What did England cricketer Ollie Robinson say in his apology for racist and sexist tweets?
Cricketer Ollie Robinson has issued an apology after historical tweets he sent which used racist and sexist language surfaced on the day he made his Test debut.
But what did Ollie Robinson say and when did he apologise?
Here’s what you need to know.
What did Ollie Robinson say?
Robinson, now 27, says he is “embarrassed” and “ashamed” of the posts he made in 2012 and 2013, when he was in his late teens.
The tweets were found and widely shared online on Wednesday (2 June) - on the first day of the opening Test against New Zealand.
In a pre-prepared statement, Robinson apologised for the tweets, as he said: “On the biggest day of my career so far, I am embarrassed by the racist and sexist tweets that I posted over eight years ago, which have today become public.
“I want to make it clear that I’m not racist and I’m not sexist. I deeply regret my actions, and I am ashamed of making such remarks. I was thoughtless and irresponsible. I am sorry, and I have certainly learned my lesson.”
Robinson added at a press conference: “It was a pretty low point in my life (at the time) and I regret that massively. I didn’t know they (the tweets) were still there and I just want to apologise to everyone. I regret it hugely.
“I was thoughtless and irresponsible, and regardless of my state of mind at the time, my actions were inexcusable. Since that period, I have matured as a person and fully regret the tweets.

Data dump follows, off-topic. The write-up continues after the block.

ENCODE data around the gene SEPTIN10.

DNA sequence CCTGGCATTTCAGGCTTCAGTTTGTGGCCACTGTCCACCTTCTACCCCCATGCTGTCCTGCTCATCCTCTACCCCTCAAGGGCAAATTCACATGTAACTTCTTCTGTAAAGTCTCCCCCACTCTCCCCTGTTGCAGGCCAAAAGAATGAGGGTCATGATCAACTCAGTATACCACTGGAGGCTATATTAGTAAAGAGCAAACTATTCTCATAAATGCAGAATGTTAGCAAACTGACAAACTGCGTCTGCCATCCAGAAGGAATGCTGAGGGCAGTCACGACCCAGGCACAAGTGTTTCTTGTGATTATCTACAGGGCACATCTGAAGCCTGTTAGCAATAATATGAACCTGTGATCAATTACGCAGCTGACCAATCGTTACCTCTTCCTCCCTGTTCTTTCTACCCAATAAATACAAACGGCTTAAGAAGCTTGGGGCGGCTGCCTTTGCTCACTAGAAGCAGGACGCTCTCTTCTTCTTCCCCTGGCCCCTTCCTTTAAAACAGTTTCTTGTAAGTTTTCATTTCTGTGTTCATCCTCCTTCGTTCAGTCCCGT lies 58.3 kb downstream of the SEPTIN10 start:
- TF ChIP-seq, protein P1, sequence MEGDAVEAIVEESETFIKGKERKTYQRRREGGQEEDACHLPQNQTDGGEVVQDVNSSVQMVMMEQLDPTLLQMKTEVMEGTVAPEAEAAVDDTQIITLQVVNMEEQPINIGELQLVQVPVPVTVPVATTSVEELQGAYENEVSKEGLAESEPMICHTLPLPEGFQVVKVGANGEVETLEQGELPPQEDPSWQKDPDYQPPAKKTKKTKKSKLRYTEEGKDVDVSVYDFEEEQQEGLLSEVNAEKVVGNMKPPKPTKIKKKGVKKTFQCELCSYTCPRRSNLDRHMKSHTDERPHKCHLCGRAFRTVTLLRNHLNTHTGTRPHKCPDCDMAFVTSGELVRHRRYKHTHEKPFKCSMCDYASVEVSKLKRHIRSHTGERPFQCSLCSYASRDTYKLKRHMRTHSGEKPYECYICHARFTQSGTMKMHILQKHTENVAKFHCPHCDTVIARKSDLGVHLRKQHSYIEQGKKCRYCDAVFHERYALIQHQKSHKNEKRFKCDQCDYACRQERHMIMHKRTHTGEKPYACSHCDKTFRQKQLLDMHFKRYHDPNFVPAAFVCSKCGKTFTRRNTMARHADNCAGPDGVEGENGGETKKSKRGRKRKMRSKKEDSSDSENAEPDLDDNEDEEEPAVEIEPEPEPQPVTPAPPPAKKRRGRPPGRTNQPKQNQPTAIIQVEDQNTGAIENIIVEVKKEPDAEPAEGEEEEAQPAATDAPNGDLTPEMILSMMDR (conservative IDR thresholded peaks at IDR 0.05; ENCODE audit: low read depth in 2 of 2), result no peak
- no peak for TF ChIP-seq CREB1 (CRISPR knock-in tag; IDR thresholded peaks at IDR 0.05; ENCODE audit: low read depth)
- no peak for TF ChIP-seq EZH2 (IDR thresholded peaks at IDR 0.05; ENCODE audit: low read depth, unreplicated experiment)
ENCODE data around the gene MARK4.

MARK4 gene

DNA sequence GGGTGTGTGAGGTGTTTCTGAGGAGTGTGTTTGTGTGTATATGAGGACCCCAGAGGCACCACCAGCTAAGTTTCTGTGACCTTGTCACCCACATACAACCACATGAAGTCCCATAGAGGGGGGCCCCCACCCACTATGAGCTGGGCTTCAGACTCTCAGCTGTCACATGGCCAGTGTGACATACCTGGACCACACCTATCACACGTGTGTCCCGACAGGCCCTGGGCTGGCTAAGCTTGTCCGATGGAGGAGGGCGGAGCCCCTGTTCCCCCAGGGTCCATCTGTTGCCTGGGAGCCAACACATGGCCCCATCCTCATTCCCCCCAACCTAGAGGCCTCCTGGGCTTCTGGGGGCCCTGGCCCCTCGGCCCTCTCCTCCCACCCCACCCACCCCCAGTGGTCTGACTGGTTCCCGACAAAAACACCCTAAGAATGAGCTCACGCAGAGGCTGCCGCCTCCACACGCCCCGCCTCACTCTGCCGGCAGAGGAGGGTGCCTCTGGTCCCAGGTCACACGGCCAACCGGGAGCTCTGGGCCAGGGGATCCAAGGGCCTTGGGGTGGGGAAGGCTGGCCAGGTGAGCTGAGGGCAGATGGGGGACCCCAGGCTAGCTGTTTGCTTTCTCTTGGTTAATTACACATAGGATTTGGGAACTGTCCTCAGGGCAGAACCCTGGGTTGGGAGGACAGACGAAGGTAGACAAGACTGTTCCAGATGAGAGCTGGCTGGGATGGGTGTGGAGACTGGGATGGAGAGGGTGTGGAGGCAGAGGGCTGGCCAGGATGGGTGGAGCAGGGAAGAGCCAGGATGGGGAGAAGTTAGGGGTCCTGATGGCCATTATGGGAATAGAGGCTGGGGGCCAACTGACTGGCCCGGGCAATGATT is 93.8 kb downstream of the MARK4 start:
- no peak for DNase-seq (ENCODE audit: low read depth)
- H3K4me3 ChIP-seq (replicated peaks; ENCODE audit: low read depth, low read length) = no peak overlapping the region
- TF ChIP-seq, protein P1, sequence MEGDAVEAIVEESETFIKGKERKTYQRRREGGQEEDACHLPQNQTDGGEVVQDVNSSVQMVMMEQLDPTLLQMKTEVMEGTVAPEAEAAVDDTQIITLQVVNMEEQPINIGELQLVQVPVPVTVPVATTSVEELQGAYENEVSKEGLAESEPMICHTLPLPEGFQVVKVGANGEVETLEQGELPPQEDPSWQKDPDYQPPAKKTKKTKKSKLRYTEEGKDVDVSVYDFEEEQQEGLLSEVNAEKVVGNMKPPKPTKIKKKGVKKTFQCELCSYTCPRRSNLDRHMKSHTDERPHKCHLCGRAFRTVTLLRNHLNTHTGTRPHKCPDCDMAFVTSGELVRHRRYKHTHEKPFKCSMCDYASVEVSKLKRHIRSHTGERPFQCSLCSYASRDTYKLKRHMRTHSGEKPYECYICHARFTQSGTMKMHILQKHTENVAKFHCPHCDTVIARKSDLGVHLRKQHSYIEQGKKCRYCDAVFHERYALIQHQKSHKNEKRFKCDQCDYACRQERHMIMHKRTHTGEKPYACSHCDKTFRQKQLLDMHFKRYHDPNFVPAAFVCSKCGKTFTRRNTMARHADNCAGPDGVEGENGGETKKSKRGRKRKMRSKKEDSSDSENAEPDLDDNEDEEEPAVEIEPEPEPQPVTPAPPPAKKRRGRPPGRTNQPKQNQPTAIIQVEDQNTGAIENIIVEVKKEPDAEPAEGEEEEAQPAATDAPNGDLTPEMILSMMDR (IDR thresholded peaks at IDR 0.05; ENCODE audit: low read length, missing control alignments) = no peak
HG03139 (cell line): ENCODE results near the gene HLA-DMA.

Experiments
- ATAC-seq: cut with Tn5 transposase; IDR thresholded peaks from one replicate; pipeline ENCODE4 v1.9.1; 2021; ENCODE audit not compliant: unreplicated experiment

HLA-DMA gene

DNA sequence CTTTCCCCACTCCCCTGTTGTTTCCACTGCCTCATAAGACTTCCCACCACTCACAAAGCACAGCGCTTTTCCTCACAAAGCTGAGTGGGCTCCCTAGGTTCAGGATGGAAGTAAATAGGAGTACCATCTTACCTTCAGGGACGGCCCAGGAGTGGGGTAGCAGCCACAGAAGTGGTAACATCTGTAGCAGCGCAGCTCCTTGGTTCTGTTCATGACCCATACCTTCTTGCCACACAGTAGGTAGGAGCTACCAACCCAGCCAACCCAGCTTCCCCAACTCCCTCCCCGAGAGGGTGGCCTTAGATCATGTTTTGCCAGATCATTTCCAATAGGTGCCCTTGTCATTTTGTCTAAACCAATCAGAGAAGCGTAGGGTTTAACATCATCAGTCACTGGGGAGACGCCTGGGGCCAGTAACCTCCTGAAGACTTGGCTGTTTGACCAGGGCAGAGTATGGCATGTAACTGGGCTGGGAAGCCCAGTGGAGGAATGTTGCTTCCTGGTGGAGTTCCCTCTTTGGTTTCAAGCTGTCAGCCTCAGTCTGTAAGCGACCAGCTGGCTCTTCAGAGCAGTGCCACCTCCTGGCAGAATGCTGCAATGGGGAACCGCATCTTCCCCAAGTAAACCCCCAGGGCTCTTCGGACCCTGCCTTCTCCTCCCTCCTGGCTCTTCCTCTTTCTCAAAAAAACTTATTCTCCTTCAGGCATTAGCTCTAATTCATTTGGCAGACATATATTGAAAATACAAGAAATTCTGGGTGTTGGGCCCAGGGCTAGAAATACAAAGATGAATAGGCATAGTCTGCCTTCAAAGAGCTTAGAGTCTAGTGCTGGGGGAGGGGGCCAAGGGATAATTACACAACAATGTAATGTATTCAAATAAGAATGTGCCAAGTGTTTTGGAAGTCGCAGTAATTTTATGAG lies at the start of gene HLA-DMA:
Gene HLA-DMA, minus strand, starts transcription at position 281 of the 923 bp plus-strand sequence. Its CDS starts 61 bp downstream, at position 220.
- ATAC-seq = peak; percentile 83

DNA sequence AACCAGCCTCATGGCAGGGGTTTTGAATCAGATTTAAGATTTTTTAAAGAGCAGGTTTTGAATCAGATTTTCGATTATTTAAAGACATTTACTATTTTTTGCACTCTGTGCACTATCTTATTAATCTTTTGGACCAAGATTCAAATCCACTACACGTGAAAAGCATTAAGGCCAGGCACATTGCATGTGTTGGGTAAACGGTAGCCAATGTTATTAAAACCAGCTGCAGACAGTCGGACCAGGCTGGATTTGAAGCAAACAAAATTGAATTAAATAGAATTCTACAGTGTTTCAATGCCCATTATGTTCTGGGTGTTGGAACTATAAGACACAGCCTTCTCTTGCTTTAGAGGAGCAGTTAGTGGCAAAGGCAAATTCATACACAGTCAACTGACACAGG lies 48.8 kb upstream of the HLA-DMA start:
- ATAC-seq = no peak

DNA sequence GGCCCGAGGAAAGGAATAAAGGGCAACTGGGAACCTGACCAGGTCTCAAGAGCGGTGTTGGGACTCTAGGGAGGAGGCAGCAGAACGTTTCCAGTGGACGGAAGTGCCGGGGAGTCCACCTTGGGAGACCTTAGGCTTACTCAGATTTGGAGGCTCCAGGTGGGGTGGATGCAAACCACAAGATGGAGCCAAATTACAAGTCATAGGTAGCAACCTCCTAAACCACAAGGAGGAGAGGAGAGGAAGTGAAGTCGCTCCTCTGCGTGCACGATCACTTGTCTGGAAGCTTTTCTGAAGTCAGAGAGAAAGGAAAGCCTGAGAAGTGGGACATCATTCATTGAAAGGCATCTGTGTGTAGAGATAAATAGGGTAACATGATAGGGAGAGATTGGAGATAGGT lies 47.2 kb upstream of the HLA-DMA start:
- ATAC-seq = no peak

“I don’t want something that happened eight years ago to diminish the efforts of my team-mates and the ECB as they continue to build meaningful action with their comprehensive initiatives and efforts, which I fully endorse.
“I will continue to educate myself, look for advice and work with the support network that is available to me to learn more about getting better in this area.”
England and Wales Cricket Board (ECB) chief executive Tom Harrison said the governing body will now conduct an investigation as part of its disciplinary process.
In a statement, Harrison said: “I do not have the words to express how disappointed I am that an England men’s player has chosen to write tweets of this nature, however long ago that might have been.
“Any person reading those words, particularly a woman or person of colour, would take away an image of cricket and cricketers that is completely unacceptable. We are better than this.
“We have a zero-tolerance stance to any form of discrimination and there are rules in place that handle conduct of this nature. We will initiate a full investigation as part of our disciplinary process.”